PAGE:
The Charge of the Light Brigade
"The Charge of the Light Brigade" is about the arrogance of the aristocracy and military stupidity, a combination that inevitably spells tragic results.
In 1854 during the Crimean War, the light brigade under the command of Lord Cardigan foolishly charged an entrenched army of Russian artillary, and were cut to pieces. Cardigan was a bully and a brute, and an incompetent officer to boot, but because he was also an earl, such behavior was tolerated.
With only a couple of hundred dead, it would have been forgotten as yet another in a long line of military blunders, except for one thing: Lord Tennyson wrote a poem about it which immediately vaulted the incident into the legion of brave-but-disastrous battles that the British so love to enshrine. Indeed, the poem was written and distributed so quickly that troops in Turkey got to read it, no doubt wondering how it possibly related to the bloody massacre they'd barely survived.
Trevor Howard gives a great performance as Lord Cardigan. The character is mercilessly mocked and shown to be an intolerant tyrant, and yet Howard plays him deadly serious. That's the right move, since if we caught him winking to the audience or playing for laughs, the film would play almost like a comedy rather than a tragedy.
John Gielgud plays Lord Raglan, Britain's top military commander, who is so senile and confused that he thinks they're still fighting their old enemies the French. When some French soldiers, who are allied in this war against Russia, ride up to his post one day he thinks they're under attack until his aide reminds him the French are on their side.
The other major part is David Hemmings as Captain Louis Nolan. Unlike the aristocracy who rule the military as their own private fiefdoms, Nolan is a career officer who wants to see the army become a professional endeavour rather than the vanity-soaked plaything of the rich. This quickly makes him a target of the upper-crust bumblers.
Even Lord Raglan, who takes Captain Nolan onto his staff, states that he doesn't like Nolan because "he rides too well" and has a great deal of knowledge about soldiering. "It will be a sad day when England is officered by men who know too well what they are doing. It smacks of murder."
There was another version of "Charge" made in 1936 starring Errol Flynn that was historically a sham. (There were also several silent-film era versions.) The 1968 take is much more accurate, although it still plays around with timelines and characters.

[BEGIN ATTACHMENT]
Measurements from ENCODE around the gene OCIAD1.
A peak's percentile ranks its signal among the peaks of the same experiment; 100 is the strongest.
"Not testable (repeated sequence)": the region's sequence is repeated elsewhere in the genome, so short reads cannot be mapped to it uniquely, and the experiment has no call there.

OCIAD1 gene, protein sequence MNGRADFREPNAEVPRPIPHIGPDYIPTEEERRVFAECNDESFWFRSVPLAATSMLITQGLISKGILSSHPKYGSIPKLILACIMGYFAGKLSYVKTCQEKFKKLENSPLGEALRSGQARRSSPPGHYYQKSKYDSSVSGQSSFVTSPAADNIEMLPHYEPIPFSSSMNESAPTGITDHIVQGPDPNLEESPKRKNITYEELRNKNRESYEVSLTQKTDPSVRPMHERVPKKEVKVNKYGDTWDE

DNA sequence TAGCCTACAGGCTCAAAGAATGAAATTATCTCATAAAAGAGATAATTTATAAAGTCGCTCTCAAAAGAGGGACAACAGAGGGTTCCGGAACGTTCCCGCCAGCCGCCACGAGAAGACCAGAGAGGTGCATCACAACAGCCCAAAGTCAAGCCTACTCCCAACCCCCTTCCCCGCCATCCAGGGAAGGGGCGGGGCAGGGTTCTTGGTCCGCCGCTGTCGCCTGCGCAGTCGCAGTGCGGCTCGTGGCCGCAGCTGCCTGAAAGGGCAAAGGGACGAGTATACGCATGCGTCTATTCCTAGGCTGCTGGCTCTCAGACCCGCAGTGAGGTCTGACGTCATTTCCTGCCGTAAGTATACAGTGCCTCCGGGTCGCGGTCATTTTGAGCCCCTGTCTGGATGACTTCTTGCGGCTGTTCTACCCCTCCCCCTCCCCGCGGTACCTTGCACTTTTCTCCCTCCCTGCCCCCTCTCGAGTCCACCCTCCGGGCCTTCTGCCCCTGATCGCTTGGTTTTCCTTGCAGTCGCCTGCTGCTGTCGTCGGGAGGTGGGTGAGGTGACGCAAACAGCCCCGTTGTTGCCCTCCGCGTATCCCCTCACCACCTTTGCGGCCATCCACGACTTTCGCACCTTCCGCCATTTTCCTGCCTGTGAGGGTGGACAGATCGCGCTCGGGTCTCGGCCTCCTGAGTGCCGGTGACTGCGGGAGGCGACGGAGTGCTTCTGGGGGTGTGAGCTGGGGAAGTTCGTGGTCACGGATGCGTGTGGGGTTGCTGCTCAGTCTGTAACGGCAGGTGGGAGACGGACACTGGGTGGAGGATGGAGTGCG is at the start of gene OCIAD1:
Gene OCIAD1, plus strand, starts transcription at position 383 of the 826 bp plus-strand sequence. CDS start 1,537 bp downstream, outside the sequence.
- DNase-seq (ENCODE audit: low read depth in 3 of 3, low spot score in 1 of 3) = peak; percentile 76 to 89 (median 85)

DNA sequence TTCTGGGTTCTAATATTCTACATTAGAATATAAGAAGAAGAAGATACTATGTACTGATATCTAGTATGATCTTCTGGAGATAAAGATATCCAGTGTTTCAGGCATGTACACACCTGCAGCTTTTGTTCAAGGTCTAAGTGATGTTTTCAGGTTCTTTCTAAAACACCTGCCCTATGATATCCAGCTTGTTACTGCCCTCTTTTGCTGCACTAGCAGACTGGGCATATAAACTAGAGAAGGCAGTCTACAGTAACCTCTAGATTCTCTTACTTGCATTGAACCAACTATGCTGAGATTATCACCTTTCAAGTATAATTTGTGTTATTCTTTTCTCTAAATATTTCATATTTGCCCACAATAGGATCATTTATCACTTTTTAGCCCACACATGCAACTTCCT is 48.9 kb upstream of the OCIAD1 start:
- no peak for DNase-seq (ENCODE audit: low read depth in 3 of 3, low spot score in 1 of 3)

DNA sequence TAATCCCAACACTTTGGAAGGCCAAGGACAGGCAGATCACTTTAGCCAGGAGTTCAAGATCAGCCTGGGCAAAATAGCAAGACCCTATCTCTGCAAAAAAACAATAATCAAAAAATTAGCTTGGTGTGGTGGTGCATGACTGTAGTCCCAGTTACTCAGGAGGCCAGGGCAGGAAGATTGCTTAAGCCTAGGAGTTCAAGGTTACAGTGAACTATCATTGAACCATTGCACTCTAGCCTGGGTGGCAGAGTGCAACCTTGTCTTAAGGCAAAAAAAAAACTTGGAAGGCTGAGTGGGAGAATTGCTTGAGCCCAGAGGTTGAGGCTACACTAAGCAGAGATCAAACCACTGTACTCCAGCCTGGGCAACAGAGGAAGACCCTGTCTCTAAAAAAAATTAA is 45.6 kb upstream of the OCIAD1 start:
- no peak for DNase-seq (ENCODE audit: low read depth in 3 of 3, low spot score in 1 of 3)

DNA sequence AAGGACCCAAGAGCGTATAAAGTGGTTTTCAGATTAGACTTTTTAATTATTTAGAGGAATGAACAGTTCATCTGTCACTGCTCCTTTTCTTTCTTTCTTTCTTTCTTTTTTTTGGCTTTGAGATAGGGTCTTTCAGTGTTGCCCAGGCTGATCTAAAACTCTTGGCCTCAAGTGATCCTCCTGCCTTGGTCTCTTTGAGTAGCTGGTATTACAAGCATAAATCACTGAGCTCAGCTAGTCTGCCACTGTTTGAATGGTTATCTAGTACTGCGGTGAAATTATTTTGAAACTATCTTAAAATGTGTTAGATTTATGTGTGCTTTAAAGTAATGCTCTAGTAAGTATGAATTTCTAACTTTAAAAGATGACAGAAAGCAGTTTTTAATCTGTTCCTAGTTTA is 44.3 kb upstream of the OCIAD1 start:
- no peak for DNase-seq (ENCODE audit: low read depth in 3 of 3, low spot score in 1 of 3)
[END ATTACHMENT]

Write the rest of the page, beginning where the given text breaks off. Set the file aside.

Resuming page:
For example, the famous "Black Bottle" scandal is rearranged. In this incident, Lord Cardigan objected to Captain Nolan bringing a black bottle, which he presumed to be porter beer, to the officers' dining table. This was the drink of choice for cavalry officers in the day, but Cardigan considered it common and forbade it from his table. It was actually white wine that just happened to come in a dark bottle, but it turned into a row.
Cardigan demands Nolan apologize, and Nolan refuses, and the issue escalates until he is relieved of duty and arrested. The newspapers get ahold of it, and it becomes a major embarrassment for the British military command. Cardigan is even booed when he goes out in public.
In actuality, the black bottle incident involved another officer, and happened years before the Crimean War.
I don't mind the filmmakers rejiggering the timeline, since the episode further illustrates what a pig-headed blowhard Lord Cardigan was. And they take it even further. Incensed over his humiliation, Cardigan orders a sergeant-major to spy on Nolan. The senior NCO refuses such a dishonorable order, is stripped of the rank it took him 20 years to obtain, and later is flogged and driven from the regiment.
I'm not sure how I feel about the several animated sequences that interrupt the action to provide exposition about the ongoing political climate. They're drawn in the style of political cartoons of the day (especially "Punch" magazine) with England represented as a regal lion and Russia as a menacing bear. They are interesting in that they show the way propaganda was used to whip up the masses. But frankly, every time they came onscreen they reminded me of similar animation from the Monty Python movies.
Made in 1968, "Charge" was a conscious attempt at a more brutal and graphic depiction of violence than war films up to that point. There's one scene where soldiers are playing cricket and otherwise horsing around, while a few steps away at the field hospital a trooper is having his arm sawed off while he's still conscious.
Overall the movie is a fine anti-war drama, but it kind of spreads itself too thin in some places and too thick in others. The stuff showing the incompetence of Lord Cardigan and his ilk is high satire. But the Nolan character is never really fleshed out, other than a subplot about him having an affair with the wife (Vanessa Redgrave) of his best friend, which is both historically dubious and stops the film in its tracks.
On a final note, I should say that in real life Lord Cardigan was very successful at avoiding blame for the disastrous charge. In fact, he was hailed as the hero of the battle for leading a suicidal attack. He even was promoted to Inspector-General of the Cavalry, and the queen bestowed on him the Order of the Bath, one of England's highest honors. Only later did questions arise about his actions. It wasn't until a highly critical 1953 book titled "The Reason Why," upon which this film is partially based, that Cardigan got his comeuppance.
Let us not forget that the Tennyson poem, while undeniably tragic, is actually an exaltation of those who follow the orders of their superiors, even when those giving the orders are fools -- typified by the most famous line: "Ours is not to reason why. Ours is but to do and die." By 1968, such pomposity was ripe for skewering.